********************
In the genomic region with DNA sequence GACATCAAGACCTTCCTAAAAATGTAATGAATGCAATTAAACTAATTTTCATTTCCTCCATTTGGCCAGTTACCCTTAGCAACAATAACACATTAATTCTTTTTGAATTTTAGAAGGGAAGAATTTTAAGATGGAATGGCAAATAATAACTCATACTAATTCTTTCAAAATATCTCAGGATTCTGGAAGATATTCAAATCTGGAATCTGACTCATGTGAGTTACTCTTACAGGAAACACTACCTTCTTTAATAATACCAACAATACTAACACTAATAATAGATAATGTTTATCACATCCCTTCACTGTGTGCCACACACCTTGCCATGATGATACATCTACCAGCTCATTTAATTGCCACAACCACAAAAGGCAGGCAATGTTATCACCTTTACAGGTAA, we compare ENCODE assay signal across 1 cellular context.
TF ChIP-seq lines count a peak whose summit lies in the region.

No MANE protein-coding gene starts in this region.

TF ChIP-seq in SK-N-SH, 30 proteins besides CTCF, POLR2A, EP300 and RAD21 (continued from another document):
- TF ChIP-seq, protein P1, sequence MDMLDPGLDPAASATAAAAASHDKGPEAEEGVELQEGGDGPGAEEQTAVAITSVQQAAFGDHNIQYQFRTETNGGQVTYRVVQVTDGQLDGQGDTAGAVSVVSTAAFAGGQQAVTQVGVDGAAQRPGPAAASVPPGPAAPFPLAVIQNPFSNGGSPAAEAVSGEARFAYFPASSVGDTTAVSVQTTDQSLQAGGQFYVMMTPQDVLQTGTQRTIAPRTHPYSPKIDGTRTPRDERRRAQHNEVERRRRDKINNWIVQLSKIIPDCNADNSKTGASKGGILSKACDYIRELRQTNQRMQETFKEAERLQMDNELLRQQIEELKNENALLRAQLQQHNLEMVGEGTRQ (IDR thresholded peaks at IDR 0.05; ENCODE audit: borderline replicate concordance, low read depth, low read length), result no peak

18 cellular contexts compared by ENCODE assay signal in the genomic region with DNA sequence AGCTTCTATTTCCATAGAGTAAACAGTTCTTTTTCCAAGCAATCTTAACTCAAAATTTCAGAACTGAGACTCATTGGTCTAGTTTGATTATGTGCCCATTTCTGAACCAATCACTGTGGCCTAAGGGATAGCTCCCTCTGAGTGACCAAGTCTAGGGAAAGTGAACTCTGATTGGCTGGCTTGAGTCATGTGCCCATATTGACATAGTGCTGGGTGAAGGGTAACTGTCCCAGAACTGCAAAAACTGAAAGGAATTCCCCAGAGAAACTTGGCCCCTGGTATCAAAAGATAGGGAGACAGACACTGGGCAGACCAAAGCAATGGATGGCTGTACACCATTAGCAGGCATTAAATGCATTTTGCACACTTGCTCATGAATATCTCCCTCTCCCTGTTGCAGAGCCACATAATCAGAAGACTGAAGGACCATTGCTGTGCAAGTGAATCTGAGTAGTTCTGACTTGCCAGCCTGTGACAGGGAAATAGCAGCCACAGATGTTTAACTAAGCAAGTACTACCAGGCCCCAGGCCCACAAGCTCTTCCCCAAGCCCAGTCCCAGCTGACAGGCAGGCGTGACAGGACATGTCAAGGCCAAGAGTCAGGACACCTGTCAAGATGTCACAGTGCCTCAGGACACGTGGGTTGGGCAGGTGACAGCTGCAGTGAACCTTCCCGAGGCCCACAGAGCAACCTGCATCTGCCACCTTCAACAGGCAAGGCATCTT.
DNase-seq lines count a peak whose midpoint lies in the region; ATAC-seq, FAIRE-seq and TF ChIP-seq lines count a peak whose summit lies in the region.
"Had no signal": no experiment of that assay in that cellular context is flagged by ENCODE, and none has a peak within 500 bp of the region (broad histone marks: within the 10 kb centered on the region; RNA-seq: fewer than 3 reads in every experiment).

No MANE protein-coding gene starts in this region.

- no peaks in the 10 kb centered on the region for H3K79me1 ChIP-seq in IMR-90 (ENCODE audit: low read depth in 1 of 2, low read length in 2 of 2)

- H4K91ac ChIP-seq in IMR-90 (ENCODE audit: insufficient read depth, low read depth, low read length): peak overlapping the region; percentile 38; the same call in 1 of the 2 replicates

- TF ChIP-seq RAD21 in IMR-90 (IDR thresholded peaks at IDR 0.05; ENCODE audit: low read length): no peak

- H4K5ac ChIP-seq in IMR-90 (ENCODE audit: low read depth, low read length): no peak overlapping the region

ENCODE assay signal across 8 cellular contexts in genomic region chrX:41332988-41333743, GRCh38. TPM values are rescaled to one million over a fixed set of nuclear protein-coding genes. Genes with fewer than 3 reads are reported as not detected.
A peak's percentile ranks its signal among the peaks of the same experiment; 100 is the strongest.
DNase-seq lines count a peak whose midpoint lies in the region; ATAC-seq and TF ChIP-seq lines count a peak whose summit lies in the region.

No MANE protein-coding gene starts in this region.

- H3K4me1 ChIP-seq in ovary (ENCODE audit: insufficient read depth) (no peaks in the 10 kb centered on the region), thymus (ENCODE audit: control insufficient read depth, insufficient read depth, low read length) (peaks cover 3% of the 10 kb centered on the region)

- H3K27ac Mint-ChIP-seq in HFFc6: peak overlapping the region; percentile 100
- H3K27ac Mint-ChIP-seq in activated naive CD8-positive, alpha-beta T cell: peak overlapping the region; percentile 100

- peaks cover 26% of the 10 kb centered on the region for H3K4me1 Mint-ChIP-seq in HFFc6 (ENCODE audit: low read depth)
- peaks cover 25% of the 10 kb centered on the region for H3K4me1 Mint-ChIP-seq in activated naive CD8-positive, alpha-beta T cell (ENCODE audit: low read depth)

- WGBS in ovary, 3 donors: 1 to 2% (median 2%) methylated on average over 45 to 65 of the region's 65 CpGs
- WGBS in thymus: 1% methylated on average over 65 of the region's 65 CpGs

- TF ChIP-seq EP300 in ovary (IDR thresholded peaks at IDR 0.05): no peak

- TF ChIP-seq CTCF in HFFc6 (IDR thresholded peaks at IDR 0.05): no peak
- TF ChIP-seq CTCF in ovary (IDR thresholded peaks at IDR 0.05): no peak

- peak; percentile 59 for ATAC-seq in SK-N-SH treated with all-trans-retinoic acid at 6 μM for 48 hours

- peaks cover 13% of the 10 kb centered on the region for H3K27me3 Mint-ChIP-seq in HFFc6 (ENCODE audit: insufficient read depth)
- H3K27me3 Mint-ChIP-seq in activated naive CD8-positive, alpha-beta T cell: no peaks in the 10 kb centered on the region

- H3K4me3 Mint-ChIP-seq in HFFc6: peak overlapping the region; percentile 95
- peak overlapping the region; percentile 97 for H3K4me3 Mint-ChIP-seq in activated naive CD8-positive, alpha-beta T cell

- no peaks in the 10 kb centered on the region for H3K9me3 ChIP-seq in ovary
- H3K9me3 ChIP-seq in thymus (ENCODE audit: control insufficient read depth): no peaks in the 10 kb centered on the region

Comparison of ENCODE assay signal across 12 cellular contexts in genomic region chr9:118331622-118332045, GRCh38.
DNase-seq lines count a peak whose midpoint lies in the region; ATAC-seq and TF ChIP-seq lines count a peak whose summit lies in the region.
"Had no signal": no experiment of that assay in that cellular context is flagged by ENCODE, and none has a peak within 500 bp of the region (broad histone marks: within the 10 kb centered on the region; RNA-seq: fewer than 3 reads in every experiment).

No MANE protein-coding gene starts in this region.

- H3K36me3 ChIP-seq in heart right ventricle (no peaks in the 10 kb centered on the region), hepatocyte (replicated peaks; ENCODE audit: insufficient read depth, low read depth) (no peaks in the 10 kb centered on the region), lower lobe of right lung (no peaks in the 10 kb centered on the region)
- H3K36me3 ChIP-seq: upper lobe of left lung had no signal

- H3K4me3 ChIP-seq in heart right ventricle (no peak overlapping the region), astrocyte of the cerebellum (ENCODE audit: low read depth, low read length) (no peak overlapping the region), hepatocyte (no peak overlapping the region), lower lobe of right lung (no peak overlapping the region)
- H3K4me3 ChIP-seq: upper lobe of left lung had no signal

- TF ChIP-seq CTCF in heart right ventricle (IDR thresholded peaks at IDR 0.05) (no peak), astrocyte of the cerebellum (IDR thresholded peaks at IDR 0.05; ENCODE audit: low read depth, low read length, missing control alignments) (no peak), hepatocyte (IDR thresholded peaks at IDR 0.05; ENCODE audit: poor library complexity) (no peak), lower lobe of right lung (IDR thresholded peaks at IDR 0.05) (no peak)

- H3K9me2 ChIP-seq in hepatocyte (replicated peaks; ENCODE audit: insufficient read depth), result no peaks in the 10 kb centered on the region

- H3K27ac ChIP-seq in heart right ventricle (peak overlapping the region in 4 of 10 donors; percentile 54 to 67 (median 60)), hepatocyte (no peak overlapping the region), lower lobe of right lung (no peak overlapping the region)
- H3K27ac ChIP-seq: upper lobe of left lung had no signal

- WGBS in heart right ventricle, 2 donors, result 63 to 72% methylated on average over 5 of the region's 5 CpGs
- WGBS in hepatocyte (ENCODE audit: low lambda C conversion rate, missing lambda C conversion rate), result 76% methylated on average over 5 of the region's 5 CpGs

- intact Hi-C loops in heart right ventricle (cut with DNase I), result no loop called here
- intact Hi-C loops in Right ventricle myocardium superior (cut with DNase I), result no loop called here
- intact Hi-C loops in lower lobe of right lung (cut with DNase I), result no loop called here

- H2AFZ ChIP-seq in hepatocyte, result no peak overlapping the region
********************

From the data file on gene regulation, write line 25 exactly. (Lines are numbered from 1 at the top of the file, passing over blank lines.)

- TF ChIP-seq EP300 in ovary (IDR thresholded peaks at IDR 0.05): no peak